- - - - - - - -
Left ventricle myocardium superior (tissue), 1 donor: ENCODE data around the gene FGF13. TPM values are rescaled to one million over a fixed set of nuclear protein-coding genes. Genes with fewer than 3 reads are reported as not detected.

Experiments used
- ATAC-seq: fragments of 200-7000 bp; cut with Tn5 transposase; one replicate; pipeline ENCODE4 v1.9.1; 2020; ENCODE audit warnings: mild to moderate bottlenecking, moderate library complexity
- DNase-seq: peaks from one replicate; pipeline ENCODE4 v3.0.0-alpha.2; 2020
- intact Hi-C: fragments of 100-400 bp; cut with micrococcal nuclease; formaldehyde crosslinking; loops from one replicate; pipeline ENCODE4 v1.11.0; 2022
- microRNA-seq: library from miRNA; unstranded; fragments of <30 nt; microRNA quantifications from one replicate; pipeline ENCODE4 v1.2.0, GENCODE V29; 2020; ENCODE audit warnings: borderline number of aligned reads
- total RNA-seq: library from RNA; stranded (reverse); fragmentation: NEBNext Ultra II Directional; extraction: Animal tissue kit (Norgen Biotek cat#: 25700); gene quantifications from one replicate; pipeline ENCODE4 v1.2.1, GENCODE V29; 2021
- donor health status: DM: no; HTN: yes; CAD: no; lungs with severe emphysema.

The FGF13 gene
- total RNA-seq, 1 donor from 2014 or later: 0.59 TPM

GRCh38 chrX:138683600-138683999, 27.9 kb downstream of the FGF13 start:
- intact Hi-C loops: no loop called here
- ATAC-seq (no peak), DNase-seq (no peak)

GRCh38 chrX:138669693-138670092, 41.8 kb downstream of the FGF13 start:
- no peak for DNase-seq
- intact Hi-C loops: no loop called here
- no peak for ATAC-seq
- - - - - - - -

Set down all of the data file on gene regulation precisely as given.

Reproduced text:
Left ventricle myocardium superior (tissue), 1 donor: ENCODE data around the gene FGF13. TPM values are rescaled to one million over a fixed set of nuclear protein-coding genes. Genes with fewer than 3 reads are reported as not detected.

Experiments used
- ATAC-seq: fragments of 200-7000 bp; cut with Tn5 transposase; one replicate; pipeline ENCODE4 v1.9.1; 2020; ENCODE audit warnings: mild to moderate bottlenecking, moderate library complexity
- DNase-seq: peaks from one replicate; pipeline ENCODE4 v3.0.0-alpha.2; 2020
- intact Hi-C: fragments of 100-400 bp; cut with micrococcal nuclease; formaldehyde crosslinking; loops from one replicate; pipeline ENCODE4 v1.11.0; 2022
- microRNA-seq: library from miRNA; unstranded; fragments of <30 nt; microRNA quantifications from one replicate; pipeline ENCODE4 v1.2.0, GENCODE V29; 2020; ENCODE audit warnings: borderline number of aligned reads
- total RNA-seq: library from RNA; stranded (reverse); fragmentation: NEBNext Ultra II Directional; extraction: Animal tissue kit (Norgen Biotek cat#: 25700); gene quantifications from one replicate; pipeline ENCODE4 v1.2.1, GENCODE V29; 2021
- donor health status: DM: no; HTN: yes; CAD: no; lungs with severe emphysema.

The FGF13 gene
- total RNA-seq, 1 donor from 2014 or later: 0.59 TPM

GRCh38 chrX:138683600-138683999, 27.9 kb downstream of the FGF13 start:
- intact Hi-C loops: no loop called here
- ATAC-seq (no peak), DNase-seq (no peak)

GRCh38 chrX:138669693-138670092, 41.8 kb downstream of the FGF13 start:
- no peak for DNase-seq
- intact Hi-C loops: no loop called here
- no peak for ATAC-seq